I accidently posted this under "pricing increases." What is the average (if there is one) mark-up? We are limited by some contracts to cost plus 25%. Otherwise we use keystone mark-up. Our local union shops use contractor net +50%.
Re: Markup and Profit#157330 10/18/0509:35 PM10/18/0509:35 PM
No,it wasn't his seminar,It was an IEC conference and he was one of the speakers. I went to his seminar years ago but never applied his formula.The basis of what he says is that there are no free estimates, you give a "firm price quotation". What we should be shooting for is a basic net profit of 8% on all jobs. Typically you would take all the associated job costs for the job and multiply it by your "markup" (which is built on your companies numbers) but typically for electricians it is 1.4. So if a job was $1000.00 including material and labor you would multiply it by 1.4 and that is your selling price $1400.00. This is only part of what he says, and I may have even gotten this wrong but it is definately eye-opening. I would recommend his seminar. It would be great if all contractors could sell jobs this way.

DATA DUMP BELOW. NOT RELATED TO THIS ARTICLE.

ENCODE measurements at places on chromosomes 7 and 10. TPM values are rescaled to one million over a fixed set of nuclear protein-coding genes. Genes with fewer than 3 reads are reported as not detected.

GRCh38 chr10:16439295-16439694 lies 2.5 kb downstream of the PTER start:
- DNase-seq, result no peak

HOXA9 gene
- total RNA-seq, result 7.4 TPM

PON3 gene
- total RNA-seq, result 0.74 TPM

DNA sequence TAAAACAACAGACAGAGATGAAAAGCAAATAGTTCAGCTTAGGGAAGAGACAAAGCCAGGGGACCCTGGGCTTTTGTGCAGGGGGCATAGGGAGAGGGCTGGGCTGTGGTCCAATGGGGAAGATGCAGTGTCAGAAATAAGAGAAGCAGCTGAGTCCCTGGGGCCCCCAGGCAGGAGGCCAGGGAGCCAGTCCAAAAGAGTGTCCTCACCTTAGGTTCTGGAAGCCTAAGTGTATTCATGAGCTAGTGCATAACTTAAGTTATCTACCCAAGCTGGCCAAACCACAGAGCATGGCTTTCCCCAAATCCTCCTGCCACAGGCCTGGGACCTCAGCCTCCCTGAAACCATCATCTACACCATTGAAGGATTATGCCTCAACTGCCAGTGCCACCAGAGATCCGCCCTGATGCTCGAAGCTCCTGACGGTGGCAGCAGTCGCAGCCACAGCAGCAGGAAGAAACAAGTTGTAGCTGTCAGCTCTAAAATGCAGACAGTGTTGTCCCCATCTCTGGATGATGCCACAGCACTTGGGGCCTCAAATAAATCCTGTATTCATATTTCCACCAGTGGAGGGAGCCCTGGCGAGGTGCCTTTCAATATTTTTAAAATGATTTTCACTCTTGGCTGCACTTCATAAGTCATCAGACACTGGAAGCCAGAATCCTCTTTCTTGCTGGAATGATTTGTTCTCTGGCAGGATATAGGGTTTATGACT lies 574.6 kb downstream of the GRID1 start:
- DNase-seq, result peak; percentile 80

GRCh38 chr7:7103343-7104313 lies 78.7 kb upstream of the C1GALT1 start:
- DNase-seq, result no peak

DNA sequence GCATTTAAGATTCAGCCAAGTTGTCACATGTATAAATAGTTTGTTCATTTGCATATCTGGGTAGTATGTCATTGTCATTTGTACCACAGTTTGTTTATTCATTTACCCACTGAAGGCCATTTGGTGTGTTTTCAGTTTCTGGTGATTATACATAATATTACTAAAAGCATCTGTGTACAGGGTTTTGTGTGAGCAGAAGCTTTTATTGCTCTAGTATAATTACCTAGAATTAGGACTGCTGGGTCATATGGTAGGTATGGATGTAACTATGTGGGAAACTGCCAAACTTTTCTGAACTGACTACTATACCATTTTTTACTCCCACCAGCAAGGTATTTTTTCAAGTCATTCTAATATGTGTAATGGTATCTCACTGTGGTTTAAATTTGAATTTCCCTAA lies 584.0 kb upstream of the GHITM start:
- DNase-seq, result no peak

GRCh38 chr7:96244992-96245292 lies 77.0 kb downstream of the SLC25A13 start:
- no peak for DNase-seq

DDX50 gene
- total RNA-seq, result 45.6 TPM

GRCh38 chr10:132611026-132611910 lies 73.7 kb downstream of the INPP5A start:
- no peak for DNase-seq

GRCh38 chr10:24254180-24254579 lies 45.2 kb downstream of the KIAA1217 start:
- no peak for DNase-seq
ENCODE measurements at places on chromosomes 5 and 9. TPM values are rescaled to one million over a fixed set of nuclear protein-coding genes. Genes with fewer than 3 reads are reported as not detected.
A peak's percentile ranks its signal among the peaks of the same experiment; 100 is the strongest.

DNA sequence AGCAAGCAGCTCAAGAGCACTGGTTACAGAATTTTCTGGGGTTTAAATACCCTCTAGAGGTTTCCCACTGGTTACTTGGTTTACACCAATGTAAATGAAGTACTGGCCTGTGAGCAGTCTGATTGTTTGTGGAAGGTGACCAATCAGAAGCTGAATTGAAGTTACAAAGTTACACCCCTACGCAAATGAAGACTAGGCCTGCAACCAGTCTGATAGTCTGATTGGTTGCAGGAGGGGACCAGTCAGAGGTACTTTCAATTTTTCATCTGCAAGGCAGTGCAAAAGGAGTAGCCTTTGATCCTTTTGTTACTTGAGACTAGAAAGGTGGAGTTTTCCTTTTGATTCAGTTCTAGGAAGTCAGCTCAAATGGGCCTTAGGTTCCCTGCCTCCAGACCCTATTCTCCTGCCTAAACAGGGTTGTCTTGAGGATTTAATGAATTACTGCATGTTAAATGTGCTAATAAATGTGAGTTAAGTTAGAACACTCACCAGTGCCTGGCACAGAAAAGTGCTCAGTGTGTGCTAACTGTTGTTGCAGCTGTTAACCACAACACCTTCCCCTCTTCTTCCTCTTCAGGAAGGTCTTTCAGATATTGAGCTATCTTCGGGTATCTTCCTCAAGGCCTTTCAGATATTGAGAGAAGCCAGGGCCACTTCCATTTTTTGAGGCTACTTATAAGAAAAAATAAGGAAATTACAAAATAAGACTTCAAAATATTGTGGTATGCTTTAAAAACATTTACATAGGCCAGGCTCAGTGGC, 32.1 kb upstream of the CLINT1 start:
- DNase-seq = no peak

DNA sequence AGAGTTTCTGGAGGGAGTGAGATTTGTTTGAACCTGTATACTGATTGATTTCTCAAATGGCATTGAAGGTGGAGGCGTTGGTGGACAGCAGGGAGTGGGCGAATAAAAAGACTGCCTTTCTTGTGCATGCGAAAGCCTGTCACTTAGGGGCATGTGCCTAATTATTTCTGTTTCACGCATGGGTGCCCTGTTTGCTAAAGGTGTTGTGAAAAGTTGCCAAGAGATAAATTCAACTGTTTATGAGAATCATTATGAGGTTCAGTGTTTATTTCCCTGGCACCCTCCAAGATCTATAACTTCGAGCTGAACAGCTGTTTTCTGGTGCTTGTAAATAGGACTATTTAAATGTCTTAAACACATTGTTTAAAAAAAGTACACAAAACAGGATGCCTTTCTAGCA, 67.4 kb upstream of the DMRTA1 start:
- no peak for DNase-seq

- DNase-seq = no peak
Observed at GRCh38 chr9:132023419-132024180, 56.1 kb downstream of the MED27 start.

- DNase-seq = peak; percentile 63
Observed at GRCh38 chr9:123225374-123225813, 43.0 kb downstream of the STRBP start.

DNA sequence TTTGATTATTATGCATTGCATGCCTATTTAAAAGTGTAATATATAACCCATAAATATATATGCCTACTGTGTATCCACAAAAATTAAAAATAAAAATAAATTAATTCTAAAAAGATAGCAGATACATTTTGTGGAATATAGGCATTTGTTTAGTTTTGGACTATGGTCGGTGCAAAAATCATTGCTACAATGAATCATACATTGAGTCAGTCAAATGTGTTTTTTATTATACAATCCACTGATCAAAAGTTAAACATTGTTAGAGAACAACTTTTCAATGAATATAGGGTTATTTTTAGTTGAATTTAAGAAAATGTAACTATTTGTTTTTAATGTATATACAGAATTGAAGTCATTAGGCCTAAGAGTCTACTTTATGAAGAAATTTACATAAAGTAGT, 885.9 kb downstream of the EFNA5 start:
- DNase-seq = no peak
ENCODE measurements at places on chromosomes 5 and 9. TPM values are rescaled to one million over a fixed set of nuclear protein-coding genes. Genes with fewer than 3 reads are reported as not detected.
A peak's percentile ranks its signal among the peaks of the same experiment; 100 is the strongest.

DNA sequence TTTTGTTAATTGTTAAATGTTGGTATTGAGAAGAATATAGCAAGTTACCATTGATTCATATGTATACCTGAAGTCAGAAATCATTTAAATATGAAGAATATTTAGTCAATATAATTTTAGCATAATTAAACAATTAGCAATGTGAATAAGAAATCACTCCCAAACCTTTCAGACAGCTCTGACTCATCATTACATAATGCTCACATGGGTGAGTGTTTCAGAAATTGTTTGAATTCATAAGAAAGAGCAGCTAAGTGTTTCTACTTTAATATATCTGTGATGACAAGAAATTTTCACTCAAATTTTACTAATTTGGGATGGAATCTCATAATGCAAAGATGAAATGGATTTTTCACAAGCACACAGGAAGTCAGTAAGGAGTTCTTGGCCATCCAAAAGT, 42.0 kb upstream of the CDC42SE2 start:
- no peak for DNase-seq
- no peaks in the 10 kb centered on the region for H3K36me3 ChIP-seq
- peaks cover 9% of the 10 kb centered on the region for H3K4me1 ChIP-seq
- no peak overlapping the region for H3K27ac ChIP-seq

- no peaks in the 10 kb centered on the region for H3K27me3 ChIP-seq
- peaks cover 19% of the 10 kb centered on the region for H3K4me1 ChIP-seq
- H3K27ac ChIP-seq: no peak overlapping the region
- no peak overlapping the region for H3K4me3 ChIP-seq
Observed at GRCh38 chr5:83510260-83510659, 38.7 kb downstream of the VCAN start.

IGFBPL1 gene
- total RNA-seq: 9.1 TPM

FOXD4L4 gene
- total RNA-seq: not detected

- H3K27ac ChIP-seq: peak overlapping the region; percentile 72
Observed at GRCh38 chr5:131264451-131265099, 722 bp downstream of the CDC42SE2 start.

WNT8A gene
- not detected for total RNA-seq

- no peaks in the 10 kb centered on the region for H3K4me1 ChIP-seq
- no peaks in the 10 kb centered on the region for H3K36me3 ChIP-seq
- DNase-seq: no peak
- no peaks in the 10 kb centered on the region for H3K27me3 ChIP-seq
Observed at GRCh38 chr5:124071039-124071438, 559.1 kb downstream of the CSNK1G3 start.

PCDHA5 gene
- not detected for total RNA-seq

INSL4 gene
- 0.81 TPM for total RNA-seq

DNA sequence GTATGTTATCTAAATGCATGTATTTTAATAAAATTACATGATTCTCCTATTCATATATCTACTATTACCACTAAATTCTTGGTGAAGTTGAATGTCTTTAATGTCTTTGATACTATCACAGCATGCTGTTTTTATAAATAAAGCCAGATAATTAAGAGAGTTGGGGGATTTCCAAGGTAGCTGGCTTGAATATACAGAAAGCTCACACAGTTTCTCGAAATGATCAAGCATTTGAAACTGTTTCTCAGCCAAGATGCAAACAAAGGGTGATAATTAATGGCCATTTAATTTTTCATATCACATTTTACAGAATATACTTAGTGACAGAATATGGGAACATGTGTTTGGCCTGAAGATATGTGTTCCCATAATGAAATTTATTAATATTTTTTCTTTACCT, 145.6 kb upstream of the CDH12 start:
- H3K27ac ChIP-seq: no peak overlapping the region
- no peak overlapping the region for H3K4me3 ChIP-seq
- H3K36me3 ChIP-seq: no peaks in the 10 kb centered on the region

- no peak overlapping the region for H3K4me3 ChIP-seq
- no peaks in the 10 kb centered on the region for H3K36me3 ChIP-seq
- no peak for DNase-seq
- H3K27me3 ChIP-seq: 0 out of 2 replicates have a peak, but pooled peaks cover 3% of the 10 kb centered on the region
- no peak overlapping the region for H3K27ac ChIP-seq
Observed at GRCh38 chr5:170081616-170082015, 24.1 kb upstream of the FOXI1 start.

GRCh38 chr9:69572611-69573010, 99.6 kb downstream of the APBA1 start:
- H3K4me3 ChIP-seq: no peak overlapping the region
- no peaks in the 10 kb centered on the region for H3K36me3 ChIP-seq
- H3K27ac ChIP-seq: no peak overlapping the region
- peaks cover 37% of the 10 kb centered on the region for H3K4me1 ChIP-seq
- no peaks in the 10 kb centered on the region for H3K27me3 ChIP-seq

Re: Markup and Profit#157331 10/21/0505:09 AM10/21/0505:09 AM
I'm reading this book also and have a point of confusion if anyone can help. The formula for markup includes Job Cost. As a one-man shop I'm not sure how to apply my salary in the job cost. Would it be full salary, tech's salary per hour? Would it also include taxes and benefits?
Re: Markup and Profit#157334 10/26/0505:59 AM10/26/0505:59 AM
Dave - Material mark-up is a very sensitive subject on this forum, and elsewhere. Most EC's don't want to reveal their mark-up % for fear of sounding bad. [just a guess] We are up front with our material mark up as previously noted. If you ask, as I did here, you will likely get no response. I belong to another local group of EC's and it's the same there.
Re: Markup and Profit#157335 10/26/0505:21 PM10/26/0505:21 PM
I don't want to get into it too much, but as a 2-man shop, I already think his book & most of the methods don't apply to me. There are some good ideas, but it seems to me that this book is for larger, GC-type outfits, and I believe the principles may work better for that type of business.